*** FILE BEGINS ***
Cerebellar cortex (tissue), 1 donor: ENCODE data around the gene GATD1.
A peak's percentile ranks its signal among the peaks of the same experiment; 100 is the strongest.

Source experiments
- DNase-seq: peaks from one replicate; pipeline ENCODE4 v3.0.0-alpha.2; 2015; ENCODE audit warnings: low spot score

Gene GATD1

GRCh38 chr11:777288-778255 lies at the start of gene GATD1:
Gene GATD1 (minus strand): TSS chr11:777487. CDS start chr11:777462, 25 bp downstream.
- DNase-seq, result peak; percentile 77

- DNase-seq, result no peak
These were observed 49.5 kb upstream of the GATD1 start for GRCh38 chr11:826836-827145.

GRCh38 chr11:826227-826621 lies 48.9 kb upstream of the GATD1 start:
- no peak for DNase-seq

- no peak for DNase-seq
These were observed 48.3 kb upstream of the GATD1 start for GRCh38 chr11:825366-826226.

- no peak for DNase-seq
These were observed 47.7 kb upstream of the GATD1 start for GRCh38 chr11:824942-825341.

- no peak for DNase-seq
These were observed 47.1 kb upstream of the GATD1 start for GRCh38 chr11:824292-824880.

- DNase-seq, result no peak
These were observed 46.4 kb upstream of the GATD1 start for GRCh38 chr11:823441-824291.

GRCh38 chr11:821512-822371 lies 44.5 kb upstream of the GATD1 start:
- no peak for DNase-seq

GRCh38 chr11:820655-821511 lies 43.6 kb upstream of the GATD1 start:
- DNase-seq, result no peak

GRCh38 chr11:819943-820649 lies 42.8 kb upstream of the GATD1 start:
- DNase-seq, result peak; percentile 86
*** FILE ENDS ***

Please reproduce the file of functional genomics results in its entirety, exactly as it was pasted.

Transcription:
Cerebellar cortex (tissue), 1 donor: ENCODE data around the gene GATD1.
A peak's percentile ranks its signal among the peaks of the same experiment; 100 is the strongest.

Source experiments
- DNase-seq: peaks from one replicate; pipeline ENCODE4 v3.0.0-alpha.2; 2015; ENCODE audit warnings: low spot score

Gene GATD1

GRCh38 chr11:777288-778255 lies at the start of gene GATD1:
Gene GATD1 (minus strand): TSS chr11:777487. CDS start chr11:777462, 25 bp downstream.
- DNase-seq, result peak; percentile 77

- DNase-seq, result no peak
These were observed 49.5 kb upstream of the GATD1 start for GRCh38 chr11:826836-827145.

GRCh38 chr11:826227-826621 lies 48.9 kb upstream of the GATD1 start:
- no peak for DNase-seq

- no peak for DNase-seq
These were observed 48.3 kb upstream of the GATD1 start for GRCh38 chr11:825366-826226.

- no peak for DNase-seq
These were observed 47.7 kb upstream of the GATD1 start for GRCh38 chr11:824942-825341.

- no peak for DNase-seq
These were observed 47.1 kb upstream of the GATD1 start for GRCh38 chr11:824292-824880.

- DNase-seq, result no peak
These were observed 46.4 kb upstream of the GATD1 start for GRCh38 chr11:823441-824291.

GRCh38 chr11:821512-822371 lies 44.5 kb upstream of the GATD1 start:
- no peak for DNase-seq

GRCh38 chr11:820655-821511 lies 43.6 kb upstream of the GATD1 start:
- DNase-seq, result no peak

GRCh38 chr11:819943-820649 lies 42.8 kb upstream of the GATD1 start:
- DNase-seq, result peak; percentile 86